Pros & Cons of the Varying Length of the VAR Lookback Window
The first question you may ask is: What are we even talking about? "the VAR Lookback period" --> When we estimate Value at Risk and talk about using the non-parametric, historical simulation technique, we need the "shifts" from the timeseries over a period of time as inputs. This duration of time is called the "lookback window" or "lookback period". Right away we can see that if one lookback period is "longer" than another, there will be more data points considered when estimating VAR. Is that good? Let us discuss the Pros & Cons and explain why CryptoDataDownload chooses a particular approach.
A longer lookback window means that we include a longer timeseries and so therefore, we implicitly get a better representation of how an asset has traded over the timeframe. When a lookback window is too short, it may "not remember" certain important events of the recent history. Even right now, most Value at Risk models would not include the shifts seen during the COVID Crisis, as they are now almost 2years+ removed. Having a longer window would include these important risk events. This idea raises the question: Should we just have a lookback window of all data points? Back in 2017, that is exactly how we were calculating it! Cryptocurrency was so new and there were not enough volumes or data points to feel OK without the full timeseries. But that is not the case today. We have seen almost a decade of strong volumes and cryptocurrency infrastructure development that we feel no longer demands using the entire lookback window.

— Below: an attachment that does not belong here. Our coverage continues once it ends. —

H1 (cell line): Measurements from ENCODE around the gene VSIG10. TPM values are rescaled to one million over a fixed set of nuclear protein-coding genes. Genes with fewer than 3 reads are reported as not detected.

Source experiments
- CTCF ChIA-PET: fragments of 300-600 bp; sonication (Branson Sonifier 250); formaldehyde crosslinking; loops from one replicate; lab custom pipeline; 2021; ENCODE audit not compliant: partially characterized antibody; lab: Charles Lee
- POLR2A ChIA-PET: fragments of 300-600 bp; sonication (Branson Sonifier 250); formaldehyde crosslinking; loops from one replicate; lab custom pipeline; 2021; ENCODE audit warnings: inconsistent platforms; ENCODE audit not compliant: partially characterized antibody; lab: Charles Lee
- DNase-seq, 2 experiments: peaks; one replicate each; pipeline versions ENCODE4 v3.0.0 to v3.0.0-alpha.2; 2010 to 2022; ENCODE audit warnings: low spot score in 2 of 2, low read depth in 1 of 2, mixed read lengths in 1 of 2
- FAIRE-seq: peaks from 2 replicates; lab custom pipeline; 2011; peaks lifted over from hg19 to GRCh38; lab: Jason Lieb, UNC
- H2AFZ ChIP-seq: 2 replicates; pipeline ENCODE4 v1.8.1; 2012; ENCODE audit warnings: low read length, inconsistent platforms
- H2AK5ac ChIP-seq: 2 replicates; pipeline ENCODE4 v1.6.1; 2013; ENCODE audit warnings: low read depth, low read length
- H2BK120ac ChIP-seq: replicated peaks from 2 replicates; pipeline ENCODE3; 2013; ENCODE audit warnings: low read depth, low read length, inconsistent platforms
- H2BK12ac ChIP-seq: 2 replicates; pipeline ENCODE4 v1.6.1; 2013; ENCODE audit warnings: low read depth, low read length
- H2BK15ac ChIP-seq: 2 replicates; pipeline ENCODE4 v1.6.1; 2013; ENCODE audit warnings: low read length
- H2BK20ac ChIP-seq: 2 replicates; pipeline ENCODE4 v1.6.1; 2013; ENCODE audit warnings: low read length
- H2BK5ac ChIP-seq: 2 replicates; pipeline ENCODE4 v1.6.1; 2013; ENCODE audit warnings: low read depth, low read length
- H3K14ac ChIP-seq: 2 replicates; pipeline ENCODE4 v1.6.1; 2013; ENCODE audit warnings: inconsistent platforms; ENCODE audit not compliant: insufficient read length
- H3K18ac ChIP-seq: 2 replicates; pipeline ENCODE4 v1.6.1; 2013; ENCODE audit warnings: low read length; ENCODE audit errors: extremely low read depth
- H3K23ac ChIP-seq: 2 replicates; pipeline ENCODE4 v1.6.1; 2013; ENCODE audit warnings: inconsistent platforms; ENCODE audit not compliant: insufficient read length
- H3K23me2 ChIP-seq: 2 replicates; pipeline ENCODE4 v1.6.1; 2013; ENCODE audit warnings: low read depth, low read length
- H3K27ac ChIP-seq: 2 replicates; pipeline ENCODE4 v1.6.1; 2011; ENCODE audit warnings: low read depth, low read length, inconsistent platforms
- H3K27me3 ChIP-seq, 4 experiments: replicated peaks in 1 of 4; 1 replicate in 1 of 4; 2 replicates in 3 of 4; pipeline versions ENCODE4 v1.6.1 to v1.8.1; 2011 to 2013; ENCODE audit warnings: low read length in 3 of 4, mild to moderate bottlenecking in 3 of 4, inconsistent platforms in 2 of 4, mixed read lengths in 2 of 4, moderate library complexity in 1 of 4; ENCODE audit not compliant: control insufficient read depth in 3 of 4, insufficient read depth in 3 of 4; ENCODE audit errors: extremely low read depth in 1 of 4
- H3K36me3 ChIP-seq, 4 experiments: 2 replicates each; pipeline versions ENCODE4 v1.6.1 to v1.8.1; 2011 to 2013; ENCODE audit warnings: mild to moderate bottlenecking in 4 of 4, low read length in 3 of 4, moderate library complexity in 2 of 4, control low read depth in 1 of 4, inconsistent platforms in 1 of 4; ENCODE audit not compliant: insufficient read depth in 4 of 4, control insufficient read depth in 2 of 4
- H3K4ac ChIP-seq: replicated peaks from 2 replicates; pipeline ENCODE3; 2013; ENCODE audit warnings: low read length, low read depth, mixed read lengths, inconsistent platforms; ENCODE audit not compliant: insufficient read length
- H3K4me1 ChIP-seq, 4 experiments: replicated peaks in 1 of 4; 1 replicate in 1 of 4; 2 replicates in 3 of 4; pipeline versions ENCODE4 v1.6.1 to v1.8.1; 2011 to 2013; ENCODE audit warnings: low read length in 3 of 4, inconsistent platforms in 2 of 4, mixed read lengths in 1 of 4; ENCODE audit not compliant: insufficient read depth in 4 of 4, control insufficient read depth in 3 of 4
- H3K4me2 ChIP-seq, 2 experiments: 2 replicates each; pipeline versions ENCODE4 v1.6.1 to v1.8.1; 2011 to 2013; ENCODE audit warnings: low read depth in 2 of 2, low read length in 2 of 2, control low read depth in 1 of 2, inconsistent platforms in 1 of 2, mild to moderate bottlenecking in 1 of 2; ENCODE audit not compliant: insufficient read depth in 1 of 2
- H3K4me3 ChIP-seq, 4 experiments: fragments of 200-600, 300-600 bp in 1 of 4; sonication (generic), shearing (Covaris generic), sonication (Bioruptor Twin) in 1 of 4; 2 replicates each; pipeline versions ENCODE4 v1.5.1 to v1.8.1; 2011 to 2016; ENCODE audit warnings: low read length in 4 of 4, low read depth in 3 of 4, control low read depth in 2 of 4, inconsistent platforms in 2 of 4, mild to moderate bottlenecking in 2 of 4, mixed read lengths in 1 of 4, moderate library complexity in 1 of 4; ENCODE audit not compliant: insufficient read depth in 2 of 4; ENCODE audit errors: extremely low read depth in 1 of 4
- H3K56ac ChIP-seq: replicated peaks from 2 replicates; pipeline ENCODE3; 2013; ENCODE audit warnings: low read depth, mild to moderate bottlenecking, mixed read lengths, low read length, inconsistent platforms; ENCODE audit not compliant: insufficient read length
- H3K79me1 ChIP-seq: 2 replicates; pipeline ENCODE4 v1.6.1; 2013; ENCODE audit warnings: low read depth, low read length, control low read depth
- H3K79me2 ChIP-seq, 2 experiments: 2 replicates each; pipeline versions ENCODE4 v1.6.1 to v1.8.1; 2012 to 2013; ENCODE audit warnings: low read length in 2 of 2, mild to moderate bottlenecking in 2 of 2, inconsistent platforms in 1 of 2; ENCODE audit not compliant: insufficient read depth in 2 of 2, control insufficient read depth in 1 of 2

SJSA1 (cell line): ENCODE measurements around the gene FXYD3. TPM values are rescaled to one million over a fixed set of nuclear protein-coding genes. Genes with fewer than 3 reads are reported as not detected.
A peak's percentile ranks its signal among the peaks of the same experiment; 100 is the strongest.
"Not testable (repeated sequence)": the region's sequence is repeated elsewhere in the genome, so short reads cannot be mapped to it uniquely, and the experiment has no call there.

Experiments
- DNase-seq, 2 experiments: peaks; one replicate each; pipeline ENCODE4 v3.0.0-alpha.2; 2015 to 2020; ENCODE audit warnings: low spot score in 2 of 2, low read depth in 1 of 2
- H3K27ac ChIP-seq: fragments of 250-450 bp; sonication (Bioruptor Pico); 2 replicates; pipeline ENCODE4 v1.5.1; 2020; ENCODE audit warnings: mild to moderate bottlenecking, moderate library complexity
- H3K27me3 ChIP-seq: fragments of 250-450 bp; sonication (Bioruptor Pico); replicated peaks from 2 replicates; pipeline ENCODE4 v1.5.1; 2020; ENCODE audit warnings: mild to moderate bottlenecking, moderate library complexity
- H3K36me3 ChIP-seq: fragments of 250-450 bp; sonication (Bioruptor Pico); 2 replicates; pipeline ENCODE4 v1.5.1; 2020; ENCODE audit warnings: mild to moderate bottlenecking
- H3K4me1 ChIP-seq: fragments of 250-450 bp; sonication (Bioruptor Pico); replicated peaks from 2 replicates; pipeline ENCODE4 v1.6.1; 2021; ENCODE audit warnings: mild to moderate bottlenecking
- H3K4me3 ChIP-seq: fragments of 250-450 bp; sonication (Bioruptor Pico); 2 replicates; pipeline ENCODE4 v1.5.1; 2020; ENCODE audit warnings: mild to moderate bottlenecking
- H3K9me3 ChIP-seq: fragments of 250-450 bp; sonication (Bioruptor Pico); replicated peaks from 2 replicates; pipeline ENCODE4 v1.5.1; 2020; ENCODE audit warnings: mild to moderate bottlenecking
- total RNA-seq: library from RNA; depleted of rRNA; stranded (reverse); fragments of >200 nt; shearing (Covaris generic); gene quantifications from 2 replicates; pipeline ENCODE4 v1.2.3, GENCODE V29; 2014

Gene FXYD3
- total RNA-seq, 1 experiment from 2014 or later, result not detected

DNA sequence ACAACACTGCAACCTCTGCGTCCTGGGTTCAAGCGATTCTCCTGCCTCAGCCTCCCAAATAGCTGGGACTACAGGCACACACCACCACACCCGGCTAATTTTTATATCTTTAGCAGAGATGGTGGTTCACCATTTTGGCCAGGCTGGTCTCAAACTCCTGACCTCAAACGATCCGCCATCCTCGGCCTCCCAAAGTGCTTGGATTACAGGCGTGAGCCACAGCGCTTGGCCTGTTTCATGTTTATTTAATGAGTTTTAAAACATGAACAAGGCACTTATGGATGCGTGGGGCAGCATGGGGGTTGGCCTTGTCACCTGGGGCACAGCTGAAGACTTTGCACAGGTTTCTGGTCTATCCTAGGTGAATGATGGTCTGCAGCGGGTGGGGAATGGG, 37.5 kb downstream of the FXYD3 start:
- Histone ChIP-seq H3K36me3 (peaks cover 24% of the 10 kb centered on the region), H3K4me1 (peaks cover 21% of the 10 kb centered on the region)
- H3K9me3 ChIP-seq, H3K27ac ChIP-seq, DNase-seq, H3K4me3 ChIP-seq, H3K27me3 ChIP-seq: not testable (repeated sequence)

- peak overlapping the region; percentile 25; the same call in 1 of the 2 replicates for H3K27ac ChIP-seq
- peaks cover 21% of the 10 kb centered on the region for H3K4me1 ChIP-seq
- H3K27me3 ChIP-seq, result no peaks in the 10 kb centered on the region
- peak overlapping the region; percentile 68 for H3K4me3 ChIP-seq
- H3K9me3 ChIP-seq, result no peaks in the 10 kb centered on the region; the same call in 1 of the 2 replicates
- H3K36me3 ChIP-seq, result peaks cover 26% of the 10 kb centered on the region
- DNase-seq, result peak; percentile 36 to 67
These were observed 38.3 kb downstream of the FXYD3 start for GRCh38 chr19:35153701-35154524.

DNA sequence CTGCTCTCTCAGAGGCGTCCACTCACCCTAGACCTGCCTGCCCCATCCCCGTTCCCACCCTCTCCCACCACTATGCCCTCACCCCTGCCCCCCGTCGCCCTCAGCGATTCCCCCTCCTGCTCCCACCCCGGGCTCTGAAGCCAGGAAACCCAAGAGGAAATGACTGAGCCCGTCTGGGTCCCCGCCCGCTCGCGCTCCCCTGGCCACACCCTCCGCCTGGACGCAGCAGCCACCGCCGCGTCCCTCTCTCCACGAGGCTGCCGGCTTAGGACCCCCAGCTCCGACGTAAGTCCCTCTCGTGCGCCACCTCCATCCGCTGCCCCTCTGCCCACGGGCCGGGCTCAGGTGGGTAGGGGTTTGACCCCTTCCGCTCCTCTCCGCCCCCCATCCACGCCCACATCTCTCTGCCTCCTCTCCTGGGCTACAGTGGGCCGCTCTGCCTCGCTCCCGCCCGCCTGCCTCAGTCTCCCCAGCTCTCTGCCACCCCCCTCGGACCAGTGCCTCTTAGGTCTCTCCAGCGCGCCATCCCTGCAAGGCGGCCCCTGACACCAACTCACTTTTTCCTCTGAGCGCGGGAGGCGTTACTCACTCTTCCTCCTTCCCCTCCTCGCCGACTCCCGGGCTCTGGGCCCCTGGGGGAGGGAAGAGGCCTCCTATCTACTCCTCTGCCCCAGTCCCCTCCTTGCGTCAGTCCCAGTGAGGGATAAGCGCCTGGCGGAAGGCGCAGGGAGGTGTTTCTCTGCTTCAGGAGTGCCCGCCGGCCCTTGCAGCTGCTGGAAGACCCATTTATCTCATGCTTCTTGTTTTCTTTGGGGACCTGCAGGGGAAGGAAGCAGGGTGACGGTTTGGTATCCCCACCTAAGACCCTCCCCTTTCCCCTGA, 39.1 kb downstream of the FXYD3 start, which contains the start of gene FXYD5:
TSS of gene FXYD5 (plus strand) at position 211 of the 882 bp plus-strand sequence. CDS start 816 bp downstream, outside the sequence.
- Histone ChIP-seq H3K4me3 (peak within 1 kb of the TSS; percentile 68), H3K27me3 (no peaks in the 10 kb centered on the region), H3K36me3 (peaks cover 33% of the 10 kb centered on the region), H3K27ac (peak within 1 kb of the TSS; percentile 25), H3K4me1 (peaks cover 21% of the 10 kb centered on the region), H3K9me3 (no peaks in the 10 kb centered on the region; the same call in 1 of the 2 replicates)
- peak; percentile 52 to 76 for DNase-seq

While we would include more historical events with a longer timeseries window, we are invariably less responsive to new data points as time passes. Because the window is longer, it will require more time to pass before data falls out of the window and so shifts are "stickier." This is the trade off: responsive Value at Risk to a changing risk environment (shorter window) or a more "conservative" estimation as you include events from the past (longer window).
How We Do It
Our approach is to use a shorter, one year lookback window for 1-Day and 10-Day Value at Risk. For cryptocurrencies, this means a full 365 days. This allows our model to be fairly responsive to changing market conditions. However, this does not mean that we forget about historical events. We separately have created a risk taxonomy of specific stress events. These historical cryptocurrency events, like the Bitfinex Hack of 2016, and also global macro events like COVID or the China Commodities Slowdown of 2015 or the Reflation Trade in the late summer of 2021, play an important part in our risk analysis. Markets are intercorrelated across asset classes and so utilizing stress scenarios helps estimate cryptocurrency performance under different market regimes.
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